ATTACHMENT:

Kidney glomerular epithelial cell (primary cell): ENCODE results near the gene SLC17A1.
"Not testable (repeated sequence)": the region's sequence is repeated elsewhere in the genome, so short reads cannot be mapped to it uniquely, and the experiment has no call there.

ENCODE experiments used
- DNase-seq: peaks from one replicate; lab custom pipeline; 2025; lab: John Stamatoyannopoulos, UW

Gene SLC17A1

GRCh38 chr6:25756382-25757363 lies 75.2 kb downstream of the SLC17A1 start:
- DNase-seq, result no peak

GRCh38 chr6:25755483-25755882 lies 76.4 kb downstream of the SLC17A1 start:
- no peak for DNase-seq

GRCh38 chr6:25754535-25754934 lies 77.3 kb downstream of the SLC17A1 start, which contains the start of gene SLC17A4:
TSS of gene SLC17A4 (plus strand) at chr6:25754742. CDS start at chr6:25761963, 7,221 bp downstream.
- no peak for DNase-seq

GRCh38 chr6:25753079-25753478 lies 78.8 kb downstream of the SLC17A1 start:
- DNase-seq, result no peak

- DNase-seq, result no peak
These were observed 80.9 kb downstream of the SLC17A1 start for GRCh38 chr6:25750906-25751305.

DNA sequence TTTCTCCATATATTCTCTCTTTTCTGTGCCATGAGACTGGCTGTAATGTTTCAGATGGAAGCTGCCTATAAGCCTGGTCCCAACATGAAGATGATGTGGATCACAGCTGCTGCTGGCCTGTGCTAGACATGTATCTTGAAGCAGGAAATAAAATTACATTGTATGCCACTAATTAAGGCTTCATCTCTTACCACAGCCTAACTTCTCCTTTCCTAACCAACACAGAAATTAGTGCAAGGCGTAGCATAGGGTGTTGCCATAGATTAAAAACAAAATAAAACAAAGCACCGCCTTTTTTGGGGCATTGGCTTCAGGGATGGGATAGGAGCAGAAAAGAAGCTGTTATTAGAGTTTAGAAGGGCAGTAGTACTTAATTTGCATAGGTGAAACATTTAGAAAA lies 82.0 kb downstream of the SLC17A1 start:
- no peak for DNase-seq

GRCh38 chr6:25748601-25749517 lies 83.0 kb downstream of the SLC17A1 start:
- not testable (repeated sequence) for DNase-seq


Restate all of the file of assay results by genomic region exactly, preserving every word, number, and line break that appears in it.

Kidney glomerular epithelial cell (primary cell): ENCODE results near the gene SLC17A1.
"Not testable (repeated sequence)": the region's sequence is repeated elsewhere in the genome, so short reads cannot be mapped to it uniquely, and the experiment has no call there.

ENCODE experiments used
- DNase-seq: peaks from one replicate; lab custom pipeline; 2025; lab: John Stamatoyannopoulos, UW

Gene SLC17A1

GRCh38 chr6:25756382-25757363 lies 75.2 kb downstream of the SLC17A1 start:
- DNase-seq, result no peak

GRCh38 chr6:25755483-25755882 lies 76.4 kb downstream of the SLC17A1 start:
- no peak for DNase-seq

GRCh38 chr6:25754535-25754934 lies 77.3 kb downstream of the SLC17A1 start, which contains the start of gene SLC17A4:
TSS of gene SLC17A4 (plus strand) at chr6:25754742. CDS start at chr6:25761963, 7,221 bp downstream.
- no peak for DNase-seq

GRCh38 chr6:25753079-25753478 lies 78.8 kb downstream of the SLC17A1 start:
- DNase-seq, result no peak

- DNase-seq, result no peak
These were observed 80.9 kb downstream of the SLC17A1 start for GRCh38 chr6:25750906-25751305.

DNA sequence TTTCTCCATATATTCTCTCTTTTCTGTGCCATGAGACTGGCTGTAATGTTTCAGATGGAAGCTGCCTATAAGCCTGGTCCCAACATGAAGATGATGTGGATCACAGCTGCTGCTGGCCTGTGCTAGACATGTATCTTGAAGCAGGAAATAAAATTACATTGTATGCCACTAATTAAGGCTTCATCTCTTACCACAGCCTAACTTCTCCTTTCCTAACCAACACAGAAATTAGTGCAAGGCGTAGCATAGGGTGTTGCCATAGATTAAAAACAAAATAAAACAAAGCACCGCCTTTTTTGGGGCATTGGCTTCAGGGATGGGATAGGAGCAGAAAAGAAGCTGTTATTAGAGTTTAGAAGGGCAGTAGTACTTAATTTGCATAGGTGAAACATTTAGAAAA lies 82.0 kb downstream of the SLC17A1 start:
- no peak for DNase-seq

GRCh38 chr6:25748601-25749517 lies 83.0 kb downstream of the SLC17A1 start:
- not testable (repeated sequence) for DNase-seq